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The vacancy rate for apartments in Toronto reached its highest level in 50 years in the fourth quarter of 2020



Anita Balkrishnan, The Canadian Press

Posted on Monday, 18 January, 2021 13:17 EST

Last Updated on Monday, 18 January 2021, 13:20 EST

A new report claims that the vacancy rate in rental apartments in Toronto peaked in the fourth quarter of last year.

Urban said yesterday (Monday) that a survey of newer rental apartment projects completed in the city of Toronto since 2005 reported a vacancy rate of 5.7 percent in the fourth quarter of last year, compared to 1.1 percent in the fourth quarter of 2019.

The consulting firm said the rate is at a 50-year high when examining Canada’s mortgage and housing survey data for Toronto as early as 1971.

“I think these results speak to how much the pandemic (COVID-19) has drastically changed the rental market in Toronto,” said Sean Hilbrand, president of Urbanish.

“Demand was lost due to an increased population influx into the city. We had low immigration, high unemployment, a sharp decline in the number of post-secondary students. And at the same time, last year, in 2020, we completed a record number of new condominiums.”

The Urbanation report said the overall vacancy rate in the Greater Toronto Area was 4.6 percent in the fourth quarter of 2020, compared to 1.0 percent a year earlier, as vacancy rates in Area 905 in the Greater Toronto Area rose to 2.0 percent in the quarter compared to 0.8 percent in the fourth quarter of 2019.

Average rents for units for rent in Toronto during the quarter fell 10% year-on-year. The annual decrease in average rents in Area 905 was 2.2 percent.

“This report looks at newer rentals designed for use … and also apartment rentals, which are really the more expensive types,” Hildbrand said.

“All the data show that more and more young workers, contract workers, have suffered the worst job losses in 2020. They tend to have a higher representation in the rental market. And it makes sense that they would walk away from renting at higher prices.”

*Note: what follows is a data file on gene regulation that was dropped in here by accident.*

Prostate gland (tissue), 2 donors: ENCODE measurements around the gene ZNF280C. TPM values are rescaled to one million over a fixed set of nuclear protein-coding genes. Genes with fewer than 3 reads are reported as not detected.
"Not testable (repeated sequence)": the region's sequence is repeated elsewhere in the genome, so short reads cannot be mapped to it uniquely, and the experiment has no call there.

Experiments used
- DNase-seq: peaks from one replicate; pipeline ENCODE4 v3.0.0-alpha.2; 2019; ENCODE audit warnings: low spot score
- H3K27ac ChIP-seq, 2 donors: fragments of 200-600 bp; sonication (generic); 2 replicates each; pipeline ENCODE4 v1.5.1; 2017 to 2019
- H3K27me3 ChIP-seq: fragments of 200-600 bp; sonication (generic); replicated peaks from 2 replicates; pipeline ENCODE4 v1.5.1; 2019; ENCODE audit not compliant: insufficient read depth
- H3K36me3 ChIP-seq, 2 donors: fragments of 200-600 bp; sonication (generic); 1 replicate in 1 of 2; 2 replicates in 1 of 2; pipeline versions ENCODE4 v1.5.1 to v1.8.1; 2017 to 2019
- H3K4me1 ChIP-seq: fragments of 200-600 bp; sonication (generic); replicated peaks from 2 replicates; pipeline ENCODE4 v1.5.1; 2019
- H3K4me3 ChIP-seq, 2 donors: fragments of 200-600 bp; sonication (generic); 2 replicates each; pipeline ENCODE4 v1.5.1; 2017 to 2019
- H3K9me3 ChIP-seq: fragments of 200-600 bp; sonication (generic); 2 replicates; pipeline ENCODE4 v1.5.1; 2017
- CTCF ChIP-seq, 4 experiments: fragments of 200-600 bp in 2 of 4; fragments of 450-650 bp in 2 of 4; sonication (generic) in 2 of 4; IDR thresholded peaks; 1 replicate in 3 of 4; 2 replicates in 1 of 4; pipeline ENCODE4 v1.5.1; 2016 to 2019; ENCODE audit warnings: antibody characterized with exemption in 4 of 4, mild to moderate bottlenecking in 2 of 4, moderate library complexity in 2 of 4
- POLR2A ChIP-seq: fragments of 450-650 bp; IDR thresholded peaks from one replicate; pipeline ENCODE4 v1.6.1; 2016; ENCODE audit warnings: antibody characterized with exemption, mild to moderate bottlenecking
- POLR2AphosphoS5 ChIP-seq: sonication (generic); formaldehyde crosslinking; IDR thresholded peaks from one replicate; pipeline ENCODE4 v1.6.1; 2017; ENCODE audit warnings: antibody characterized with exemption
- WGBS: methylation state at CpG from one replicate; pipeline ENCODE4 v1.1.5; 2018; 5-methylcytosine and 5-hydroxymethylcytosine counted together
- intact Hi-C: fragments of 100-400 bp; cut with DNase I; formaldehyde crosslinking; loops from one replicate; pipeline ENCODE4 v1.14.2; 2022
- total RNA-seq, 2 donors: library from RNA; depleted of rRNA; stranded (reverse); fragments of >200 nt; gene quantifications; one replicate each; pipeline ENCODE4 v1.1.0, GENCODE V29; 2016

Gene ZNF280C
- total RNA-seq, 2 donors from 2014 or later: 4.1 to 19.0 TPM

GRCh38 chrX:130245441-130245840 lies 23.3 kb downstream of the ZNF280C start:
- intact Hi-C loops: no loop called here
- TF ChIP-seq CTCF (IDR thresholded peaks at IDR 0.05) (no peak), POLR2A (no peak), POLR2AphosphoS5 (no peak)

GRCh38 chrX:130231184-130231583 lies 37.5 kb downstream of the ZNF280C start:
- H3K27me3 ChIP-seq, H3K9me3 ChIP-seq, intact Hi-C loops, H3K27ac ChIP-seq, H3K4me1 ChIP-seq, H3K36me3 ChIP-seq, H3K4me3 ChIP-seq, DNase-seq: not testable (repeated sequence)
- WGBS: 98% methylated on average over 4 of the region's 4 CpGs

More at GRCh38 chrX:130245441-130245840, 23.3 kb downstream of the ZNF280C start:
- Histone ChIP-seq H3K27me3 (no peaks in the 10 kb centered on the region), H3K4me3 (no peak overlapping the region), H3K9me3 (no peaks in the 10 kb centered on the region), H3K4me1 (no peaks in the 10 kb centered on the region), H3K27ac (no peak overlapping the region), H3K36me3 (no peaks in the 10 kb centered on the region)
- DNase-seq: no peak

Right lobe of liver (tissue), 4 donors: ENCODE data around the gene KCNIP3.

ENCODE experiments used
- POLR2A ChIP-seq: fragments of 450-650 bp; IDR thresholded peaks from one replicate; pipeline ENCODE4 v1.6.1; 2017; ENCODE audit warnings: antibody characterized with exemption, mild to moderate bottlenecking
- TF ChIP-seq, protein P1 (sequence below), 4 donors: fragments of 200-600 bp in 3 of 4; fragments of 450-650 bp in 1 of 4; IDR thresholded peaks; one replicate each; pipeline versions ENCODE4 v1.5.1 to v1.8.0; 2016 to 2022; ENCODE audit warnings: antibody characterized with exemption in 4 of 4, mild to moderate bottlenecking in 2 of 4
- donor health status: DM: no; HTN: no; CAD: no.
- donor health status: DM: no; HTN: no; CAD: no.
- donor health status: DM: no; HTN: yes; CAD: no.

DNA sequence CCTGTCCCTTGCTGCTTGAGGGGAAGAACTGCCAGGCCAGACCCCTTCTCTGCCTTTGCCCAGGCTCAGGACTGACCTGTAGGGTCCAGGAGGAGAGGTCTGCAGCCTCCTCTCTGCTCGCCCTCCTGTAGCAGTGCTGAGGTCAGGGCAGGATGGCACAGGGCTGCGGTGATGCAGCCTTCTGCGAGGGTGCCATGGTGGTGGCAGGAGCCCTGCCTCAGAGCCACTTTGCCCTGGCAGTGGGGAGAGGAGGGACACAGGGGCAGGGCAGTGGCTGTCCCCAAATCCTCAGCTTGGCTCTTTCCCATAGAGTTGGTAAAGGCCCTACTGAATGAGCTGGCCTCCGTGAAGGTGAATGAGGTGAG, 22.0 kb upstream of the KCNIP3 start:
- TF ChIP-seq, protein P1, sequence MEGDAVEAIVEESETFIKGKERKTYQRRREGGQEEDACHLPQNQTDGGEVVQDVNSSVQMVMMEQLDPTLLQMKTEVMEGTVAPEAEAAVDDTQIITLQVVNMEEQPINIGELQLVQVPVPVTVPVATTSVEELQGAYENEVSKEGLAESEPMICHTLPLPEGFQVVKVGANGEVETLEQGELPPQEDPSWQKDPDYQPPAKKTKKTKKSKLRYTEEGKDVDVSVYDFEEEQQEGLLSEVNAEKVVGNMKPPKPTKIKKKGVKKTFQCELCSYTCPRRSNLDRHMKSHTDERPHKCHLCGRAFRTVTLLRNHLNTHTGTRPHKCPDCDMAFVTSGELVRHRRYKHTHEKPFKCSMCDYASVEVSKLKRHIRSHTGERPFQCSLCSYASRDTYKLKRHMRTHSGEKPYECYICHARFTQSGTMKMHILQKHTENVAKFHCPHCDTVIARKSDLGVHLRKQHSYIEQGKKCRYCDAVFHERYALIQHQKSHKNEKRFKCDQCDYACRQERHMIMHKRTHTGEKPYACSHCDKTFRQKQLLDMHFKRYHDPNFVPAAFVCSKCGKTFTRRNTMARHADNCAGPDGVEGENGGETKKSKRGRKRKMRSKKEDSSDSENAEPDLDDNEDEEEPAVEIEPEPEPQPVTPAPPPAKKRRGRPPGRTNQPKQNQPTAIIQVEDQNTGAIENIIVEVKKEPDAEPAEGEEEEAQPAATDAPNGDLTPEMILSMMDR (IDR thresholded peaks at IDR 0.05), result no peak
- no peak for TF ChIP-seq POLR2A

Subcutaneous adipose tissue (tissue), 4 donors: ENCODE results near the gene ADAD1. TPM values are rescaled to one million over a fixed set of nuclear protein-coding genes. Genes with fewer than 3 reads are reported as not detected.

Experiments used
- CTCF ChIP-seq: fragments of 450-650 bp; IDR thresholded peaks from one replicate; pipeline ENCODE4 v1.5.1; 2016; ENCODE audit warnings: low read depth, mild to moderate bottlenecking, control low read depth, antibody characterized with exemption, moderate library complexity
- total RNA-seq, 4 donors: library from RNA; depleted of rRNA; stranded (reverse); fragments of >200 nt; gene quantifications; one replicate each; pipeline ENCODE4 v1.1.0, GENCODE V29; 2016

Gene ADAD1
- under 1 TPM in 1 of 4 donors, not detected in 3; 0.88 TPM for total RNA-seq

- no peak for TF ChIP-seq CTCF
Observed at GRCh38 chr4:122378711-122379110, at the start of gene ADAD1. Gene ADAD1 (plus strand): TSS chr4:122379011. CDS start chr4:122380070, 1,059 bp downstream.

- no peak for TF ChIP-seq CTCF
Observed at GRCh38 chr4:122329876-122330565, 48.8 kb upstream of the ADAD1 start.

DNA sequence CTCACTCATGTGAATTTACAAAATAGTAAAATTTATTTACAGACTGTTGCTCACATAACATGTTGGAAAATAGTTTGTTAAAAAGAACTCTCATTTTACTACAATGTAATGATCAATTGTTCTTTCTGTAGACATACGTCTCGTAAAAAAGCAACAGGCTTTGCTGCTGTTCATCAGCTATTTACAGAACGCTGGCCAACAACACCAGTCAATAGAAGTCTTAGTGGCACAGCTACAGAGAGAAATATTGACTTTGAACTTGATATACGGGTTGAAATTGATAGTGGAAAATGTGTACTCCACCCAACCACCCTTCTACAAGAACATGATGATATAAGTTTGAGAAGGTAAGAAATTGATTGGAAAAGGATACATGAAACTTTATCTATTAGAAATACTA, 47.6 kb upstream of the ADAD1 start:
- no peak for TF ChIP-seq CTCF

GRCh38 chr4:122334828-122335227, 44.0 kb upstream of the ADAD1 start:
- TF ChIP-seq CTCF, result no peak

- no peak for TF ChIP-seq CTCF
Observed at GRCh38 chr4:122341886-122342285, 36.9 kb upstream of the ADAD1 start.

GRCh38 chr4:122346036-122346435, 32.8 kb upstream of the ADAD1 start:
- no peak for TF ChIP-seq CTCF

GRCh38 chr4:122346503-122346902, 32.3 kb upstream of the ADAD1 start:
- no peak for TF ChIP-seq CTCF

The urbanization report stands in contrast to the vacancy rates in Toronto towards 2020, before the COVID-19 epidemic. Of the requested rents charged for vacant units are about 25 per cent. High compared to that of occupied units. “Both Vancouver and Montreal had vacancy rates below two percent before the plague began, according to CMHC.

“I think we’ll go back to that scenario,” said Hildbrand of the Toronto market. “As vaccinations increase, we expect to eventually see higher levels of increase. We will see better population growth for the city of Toronto. The unemployment rate will fall. Workers will return to the office, students will return to the office. Return to classroom learning.”

Urbanization does not report other areas across the country, but a separate report from Rentals.ca indicates that rental rates are declining across Canada – although there are exceptions.

Rentals.ca reported that the average rent for all of the Canadian properties listed on its website stood at $ 1,750 per month in the fourth quarter, a decline of eight percent over the same period in 2019. For the entire year, national rental rates were observed. 5.7 percent to $ 1,794 per month.

The Rentals.ca report suggested that rental rates recorded in Vancouver have dropped by 6.7% in the past year, while Montreal rates have risen by 5.2%. However, in some cities, such as Gatinho, Kitchener and Hamilton, rates have risen by between 15 and 15 percent. 22 percent in 2020, according to Rentals.ca.

Hildebrand pointed to an up-to-date set of statistics from Canada that said Toronto, Montreal and Vancouver grew more slowly from July 1, 2019 to July 1, 2020, as people moved to fast-growing suburbs like Oshawa, Unt., Farnham, Kew. ., And New Westminster, BC

“Certainly the plague accelerated the flow of that population,” Hildebrand said. “People worked from home because they were looking for cheaper rent.”

This report from the Canadian press was first published on January 18, 2021.


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